Tacloban: Passing Through

the San Juanico Bridge links Leyte to Samar
We’ve been to Tacloban in Leyte more times than to any other city in the Eastern Visayas. Our first two travels to this city – as part of our work back then &150; were almost 20 years ago and allowed us to tour and experience various parts of Tacloban. In Leo’s subsequent travels to this place, Tacloban served as a gateway to other spots in the region such as Biliran, Calbayog and Catbalogan cities in Samar. Such is this city’s strategic location in the region.
sunset at the San Juanico Strait
Sunset at the San Juanico Strait between Leyte and Samar.


Mention Tacloban and one of the first things that comes to mind is the San Juanico Bridge (top photo). This 2.16 kilometer bridge was completed in 1973 and is the country’s longest bridge spanning a body of water. It connects the islands of Leyte and Samar and has made Tacloban a primary transportation hub in the region.

San Juanico Bridge’s long, winding shape is fascinating – like a python snake slithering its way across the strait – and makes for an interesting subject for photography. San Juanico Strait with its islets, whirlpools and fast-moving current is equally interesting. The narrowness of the strait at this point no doubt has contributed to the two latter phenomena and makes swimming at this location a bit dangerous. The southern end of the bridge is at Brgy. Cabalawan in Tacloban. Once you cross over to the northern end you are instantly in Samar.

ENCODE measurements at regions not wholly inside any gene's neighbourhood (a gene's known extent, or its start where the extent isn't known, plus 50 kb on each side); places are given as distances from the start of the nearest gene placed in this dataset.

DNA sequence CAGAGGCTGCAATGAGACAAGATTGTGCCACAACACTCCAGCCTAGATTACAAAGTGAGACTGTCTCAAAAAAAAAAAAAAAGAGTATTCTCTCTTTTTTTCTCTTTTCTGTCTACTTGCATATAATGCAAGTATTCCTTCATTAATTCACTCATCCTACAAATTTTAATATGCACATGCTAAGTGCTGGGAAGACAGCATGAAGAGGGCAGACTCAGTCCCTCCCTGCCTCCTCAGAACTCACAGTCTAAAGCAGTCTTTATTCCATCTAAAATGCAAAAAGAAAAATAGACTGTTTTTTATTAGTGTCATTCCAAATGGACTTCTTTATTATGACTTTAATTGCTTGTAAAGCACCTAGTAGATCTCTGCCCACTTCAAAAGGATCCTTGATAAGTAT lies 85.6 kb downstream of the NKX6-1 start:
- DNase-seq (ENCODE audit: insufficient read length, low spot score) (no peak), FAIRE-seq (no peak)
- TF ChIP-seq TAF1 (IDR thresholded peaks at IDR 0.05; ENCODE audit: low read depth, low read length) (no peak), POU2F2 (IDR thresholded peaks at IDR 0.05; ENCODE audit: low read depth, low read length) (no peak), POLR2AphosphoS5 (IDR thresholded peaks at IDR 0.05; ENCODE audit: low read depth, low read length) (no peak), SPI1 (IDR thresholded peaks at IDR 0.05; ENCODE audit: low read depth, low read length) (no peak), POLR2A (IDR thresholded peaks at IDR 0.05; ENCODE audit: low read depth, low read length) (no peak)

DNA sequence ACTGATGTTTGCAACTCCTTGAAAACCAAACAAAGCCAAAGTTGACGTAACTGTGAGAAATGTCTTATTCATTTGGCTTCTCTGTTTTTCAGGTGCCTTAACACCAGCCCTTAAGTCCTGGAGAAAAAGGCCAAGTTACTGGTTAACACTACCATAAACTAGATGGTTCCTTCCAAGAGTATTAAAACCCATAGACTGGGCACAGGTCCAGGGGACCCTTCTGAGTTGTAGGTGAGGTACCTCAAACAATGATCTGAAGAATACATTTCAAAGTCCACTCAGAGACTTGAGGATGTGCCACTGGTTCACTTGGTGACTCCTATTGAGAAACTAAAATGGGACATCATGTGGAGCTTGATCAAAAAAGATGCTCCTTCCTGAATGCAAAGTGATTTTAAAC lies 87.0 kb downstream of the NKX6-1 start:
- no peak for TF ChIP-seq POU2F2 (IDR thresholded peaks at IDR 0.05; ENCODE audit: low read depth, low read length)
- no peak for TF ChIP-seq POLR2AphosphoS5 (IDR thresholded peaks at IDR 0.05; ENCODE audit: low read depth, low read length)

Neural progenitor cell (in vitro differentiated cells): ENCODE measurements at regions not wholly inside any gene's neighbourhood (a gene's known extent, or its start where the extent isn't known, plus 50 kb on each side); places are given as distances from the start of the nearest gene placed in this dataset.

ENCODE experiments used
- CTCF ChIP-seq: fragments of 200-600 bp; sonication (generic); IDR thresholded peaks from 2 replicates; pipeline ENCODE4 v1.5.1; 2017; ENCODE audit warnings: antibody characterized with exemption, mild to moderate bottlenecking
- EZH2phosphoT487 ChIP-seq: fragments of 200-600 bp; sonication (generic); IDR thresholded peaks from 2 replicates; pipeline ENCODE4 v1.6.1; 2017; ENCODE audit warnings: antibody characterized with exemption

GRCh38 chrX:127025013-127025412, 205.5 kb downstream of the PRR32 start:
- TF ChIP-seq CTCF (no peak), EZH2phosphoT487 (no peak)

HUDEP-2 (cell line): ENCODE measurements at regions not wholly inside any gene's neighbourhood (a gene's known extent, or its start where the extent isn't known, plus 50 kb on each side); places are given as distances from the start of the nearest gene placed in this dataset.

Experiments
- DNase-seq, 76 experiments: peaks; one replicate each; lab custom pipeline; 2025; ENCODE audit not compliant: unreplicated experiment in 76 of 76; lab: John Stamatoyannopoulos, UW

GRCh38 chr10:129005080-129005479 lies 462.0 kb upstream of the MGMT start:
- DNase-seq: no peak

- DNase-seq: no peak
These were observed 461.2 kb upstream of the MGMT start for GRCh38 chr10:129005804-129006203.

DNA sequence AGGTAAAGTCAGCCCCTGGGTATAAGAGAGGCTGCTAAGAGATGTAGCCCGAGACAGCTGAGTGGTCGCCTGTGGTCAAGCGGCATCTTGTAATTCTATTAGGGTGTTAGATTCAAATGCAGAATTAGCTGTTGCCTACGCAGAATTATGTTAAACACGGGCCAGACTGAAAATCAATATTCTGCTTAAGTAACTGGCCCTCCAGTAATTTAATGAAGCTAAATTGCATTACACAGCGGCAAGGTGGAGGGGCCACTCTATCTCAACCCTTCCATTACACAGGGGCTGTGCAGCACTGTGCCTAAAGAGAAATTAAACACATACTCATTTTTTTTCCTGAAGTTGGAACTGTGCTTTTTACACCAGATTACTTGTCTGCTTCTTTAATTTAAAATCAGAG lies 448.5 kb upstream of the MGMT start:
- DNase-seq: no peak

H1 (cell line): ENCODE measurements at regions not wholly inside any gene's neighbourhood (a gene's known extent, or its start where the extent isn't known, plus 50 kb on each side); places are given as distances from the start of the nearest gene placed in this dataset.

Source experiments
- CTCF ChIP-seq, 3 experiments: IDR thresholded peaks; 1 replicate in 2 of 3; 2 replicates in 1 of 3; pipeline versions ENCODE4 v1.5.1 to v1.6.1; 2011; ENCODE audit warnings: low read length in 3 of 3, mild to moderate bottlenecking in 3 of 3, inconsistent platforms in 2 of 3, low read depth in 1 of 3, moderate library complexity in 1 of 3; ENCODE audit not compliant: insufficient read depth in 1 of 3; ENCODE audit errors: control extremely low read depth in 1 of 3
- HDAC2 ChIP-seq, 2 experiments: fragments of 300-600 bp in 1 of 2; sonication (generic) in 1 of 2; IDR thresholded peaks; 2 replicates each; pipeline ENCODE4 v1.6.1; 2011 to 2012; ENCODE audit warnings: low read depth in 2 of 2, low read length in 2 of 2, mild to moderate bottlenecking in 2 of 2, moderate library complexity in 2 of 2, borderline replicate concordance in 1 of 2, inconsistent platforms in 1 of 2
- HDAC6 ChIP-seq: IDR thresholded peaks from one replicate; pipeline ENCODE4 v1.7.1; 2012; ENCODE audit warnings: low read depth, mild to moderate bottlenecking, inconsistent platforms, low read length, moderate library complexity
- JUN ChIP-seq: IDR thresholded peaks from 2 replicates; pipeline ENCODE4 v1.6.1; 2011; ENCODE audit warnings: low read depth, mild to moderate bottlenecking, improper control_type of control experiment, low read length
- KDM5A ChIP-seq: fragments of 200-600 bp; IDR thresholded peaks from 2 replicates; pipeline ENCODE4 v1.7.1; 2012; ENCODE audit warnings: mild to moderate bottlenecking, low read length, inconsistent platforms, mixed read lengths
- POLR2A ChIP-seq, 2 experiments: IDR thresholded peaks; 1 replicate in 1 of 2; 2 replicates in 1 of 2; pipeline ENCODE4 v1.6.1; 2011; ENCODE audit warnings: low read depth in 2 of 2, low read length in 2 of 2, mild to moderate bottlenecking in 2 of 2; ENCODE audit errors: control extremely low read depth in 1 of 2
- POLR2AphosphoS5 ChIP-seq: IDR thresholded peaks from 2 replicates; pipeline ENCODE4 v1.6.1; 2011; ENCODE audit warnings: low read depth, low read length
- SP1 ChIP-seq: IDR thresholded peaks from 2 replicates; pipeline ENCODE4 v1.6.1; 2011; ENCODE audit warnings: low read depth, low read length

Pasqualino’s Ristorante overlooks San Juanico Strait and Bridge
Pasqualino’s Ristorante offers excellent panoramic views of the surrounding countryside, particularly San Juanico Strait.

In his third trip across San Juanico Bridge Leo was surprised to find a restaurant on a hill on the Samar side that serves Italian cuisine. Pasqualino’s Ristorante is a relatively new fine dining restaurant somehow connected to the popular Guiseppe’s (see below) in downtown Tacloban. Located just 5 minutes away from the northern (Samar) end of San Juanico Bridge, it offers panoramic views of San Juanico Strait and – during the time Leo was there – some pretty good sunset views of the strait framed by Samar’s mountainous terrain.

the swimming pool at Pasqualino’s Ristorante
Pasqualino’s Ristorante has a swimming pool and interesting ambiance at night.